Initial Cost or Total Cost of Ownership: Page 2
TRUE DOLLAR COSTS
In buying any pump, the cost of parts for normal maintenance in the foreseeable future must be reckoned as part of the purchase. According to a project approved by seven water NGO peers at Peerwater.org, including one from CARE, the cost of spares to sustainably maintain Mark II/III/VLOM pumps is estimated at $590 (1). Comparable costs for the Simple Pump are in the tens of dollars. This extra cost of spare parts, alone, eliminates the apparent savings seen when solely comparing the initial acquisition costs.
Site Preparation Costs
The Installation and Maintenance Manual for the AFRIDEV Handpump says:
“The construction of a platform (or slab) at the wellhead is an important contribution to the general hygiene in a community. In addition to discouraging the accumulation of stagnant water at the surface, the slab will help to prevent the contamination of the well through the infiltration of dirty water back into the aquifer.”
The advice is similar for Mark II/III/VLOM pumps.
While we would never say that any one approach to site preparation should be used universally, our experience shows that, most of the time, our pump, anchored firmly to a metal well casing, in a wellbore of some depth, avoids contamination problems. Unlike very wide-mouth hand-dug wells, water that pools near such a deeper wellbore, and its well casing holding the Simple Pump, has no better chance of contaminating the aquifer than does a pool 20 meters away.
The Mark II/III/VLOM and AFRIDEV pumps, by design, MUST be sunk into concrete. Yet, if in many situations, the cement platform is not required when installing a Simple Pump, the platform is a cost paid solely for AFRIDEV pump installation.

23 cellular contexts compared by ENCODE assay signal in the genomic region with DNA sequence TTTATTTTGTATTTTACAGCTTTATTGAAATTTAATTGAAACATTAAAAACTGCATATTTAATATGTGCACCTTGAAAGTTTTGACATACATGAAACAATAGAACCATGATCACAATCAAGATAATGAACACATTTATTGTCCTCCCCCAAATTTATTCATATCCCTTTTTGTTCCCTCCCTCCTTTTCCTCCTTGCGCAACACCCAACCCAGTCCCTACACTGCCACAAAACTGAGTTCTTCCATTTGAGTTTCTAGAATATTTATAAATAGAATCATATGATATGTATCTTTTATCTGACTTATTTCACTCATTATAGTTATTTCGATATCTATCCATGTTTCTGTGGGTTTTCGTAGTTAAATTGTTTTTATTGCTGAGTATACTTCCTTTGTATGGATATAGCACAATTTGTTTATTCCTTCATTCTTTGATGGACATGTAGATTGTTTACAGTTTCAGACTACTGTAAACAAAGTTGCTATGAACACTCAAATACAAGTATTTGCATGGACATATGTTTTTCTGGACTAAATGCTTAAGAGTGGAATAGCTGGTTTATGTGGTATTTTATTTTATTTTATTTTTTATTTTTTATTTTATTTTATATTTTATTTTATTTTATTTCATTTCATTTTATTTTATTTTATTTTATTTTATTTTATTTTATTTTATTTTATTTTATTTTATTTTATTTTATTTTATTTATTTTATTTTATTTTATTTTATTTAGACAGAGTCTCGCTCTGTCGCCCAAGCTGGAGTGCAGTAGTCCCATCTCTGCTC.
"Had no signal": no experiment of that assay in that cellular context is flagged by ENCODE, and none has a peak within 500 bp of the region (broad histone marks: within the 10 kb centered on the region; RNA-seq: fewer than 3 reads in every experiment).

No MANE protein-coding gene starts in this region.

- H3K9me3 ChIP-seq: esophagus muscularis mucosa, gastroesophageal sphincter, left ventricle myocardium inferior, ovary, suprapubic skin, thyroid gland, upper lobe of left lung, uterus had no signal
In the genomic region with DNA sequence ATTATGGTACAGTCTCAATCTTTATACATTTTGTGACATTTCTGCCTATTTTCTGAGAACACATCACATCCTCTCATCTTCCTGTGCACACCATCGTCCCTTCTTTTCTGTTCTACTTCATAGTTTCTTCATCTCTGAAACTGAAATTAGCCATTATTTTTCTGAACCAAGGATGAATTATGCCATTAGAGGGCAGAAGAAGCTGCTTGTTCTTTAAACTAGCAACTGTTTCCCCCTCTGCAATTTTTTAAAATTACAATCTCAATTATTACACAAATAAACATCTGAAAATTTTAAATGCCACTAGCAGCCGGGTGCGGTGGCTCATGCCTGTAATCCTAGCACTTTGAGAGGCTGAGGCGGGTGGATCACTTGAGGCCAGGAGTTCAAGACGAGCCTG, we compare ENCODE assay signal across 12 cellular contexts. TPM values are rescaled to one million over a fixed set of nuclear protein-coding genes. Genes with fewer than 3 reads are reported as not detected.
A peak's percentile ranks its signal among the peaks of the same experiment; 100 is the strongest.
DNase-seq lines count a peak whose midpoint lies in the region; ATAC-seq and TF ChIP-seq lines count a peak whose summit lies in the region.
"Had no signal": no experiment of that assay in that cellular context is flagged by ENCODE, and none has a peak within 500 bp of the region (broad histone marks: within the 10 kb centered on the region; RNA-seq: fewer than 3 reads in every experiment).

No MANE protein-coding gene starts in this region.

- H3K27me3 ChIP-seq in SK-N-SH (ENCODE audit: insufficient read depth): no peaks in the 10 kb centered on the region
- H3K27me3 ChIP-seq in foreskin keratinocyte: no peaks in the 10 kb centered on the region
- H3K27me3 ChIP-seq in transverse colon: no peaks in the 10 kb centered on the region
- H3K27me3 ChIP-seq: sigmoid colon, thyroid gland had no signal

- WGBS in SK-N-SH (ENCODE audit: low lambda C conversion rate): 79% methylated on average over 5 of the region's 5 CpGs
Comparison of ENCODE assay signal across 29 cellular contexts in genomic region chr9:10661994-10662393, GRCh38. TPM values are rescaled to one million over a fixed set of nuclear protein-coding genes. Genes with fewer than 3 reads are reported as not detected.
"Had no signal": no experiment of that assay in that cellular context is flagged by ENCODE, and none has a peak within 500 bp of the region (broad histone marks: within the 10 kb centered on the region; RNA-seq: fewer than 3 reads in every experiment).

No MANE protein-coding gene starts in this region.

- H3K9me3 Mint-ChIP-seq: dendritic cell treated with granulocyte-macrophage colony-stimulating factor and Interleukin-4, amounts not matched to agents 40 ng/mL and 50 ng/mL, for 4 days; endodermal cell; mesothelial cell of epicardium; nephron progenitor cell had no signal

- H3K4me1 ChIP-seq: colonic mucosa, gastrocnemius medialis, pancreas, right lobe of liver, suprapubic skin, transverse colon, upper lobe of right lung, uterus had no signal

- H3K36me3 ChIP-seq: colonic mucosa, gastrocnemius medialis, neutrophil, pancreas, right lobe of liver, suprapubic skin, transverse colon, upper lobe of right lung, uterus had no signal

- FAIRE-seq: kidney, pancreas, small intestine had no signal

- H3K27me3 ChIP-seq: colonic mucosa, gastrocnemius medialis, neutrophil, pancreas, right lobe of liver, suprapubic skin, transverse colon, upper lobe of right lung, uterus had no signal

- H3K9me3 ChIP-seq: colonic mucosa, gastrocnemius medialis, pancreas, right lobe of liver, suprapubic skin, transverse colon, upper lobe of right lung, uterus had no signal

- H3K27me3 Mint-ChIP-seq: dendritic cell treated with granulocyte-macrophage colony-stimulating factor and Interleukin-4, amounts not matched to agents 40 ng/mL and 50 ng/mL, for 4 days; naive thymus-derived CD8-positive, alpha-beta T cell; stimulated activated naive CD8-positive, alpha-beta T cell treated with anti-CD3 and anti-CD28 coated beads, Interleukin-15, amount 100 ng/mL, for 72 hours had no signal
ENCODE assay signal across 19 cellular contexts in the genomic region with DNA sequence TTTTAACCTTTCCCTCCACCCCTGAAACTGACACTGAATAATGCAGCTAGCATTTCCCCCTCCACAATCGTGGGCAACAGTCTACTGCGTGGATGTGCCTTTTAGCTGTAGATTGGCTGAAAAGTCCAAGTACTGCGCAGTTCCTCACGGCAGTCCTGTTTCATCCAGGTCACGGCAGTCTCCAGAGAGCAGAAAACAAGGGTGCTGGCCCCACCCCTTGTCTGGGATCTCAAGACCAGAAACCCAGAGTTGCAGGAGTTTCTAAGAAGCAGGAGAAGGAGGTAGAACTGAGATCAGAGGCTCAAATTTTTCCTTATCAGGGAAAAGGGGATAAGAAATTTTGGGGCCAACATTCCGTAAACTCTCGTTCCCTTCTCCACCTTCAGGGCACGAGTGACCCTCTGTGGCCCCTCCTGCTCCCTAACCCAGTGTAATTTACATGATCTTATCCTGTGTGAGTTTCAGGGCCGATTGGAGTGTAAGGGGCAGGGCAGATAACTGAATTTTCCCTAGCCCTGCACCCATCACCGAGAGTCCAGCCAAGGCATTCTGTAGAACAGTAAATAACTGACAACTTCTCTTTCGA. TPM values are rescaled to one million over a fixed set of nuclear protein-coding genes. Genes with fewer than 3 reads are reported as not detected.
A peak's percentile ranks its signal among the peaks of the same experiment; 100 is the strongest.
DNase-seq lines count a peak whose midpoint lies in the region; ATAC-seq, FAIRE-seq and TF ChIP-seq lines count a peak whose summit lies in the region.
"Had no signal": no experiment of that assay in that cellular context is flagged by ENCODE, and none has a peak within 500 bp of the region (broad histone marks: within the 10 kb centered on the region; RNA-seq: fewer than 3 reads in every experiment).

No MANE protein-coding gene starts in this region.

Cost of drilling a wellbore for a four-inch casing, the smallest-diameter casing used for the Mark II/III/VLOM, is around 3.5 times the cost of drilling a wellbore for the two-inch well casing required by a Simple Pump. This extra cost, alone, can easily swamp the apparent savings seen when solely comparing the acquisition costs.
For example Lifewater.org Canada posts drilling cost averages for five countries. They are quite reasonable. $3,000 is the lowest cost estimate per well, for those five countries. Therefore, conservatively, drilling costs for a wellbore for a Simple Pump would cut $2,000 from the cost of drilling one well!
A number of studies cited at the Rural Water Supply Network Community site show overall water hand pump project costs for Uganda, Tanzania, Nigeria and Kenya between $6,000 and $11,700. Two studies, for Burkina Faso and Senegal, estimate the average cost of borehole construction without the pump. The costs were $46.34/foot, or $3,200, for a 70-foot well in Burkina Faso, with Senegal's average cost more than three times higher.
There are some geological formations in which the four-inch wellbore typically drilled for the Simple Pump's two-inch casing is not practical. One example is much of Tanzania, where the formations are so sandy that a four-inch wellbore collapses. However, a four-inch wellbore drilled for the Simple Pump's smaller two-inch casing is workable for most wells in most geological formations in Africa.
Therefore, the apparent saving for the initial purchase of a Mark II/III/VLOM pump is offset by costs many times that to drill a borehole for a four-inch casing, rather than for Simple Pump's two-inch diameter casing. THIS ONE FACTOR has already countered the initial apparent savings.
Transport and Installation Costs
Simple Pump's 95-130 pounds shipping weight, including PVC, means that transport of the pump to the wellbore is much less expensive; a comparable representative Mark II weight is 330 lbs. Because of its heavy weight, three men are required to install a Mark II pump. As these videos show, one man can install a Simple Pump quite easily.
Ease of installation has been demonstrated repeatedly. In the words of one of our customers who installed our pump in Africa:
"Having never installed a water pump, I was looking for something that was not going to take a rocket scientist to be able to understand the directions... We were able to finish in less than an hour without any major problems."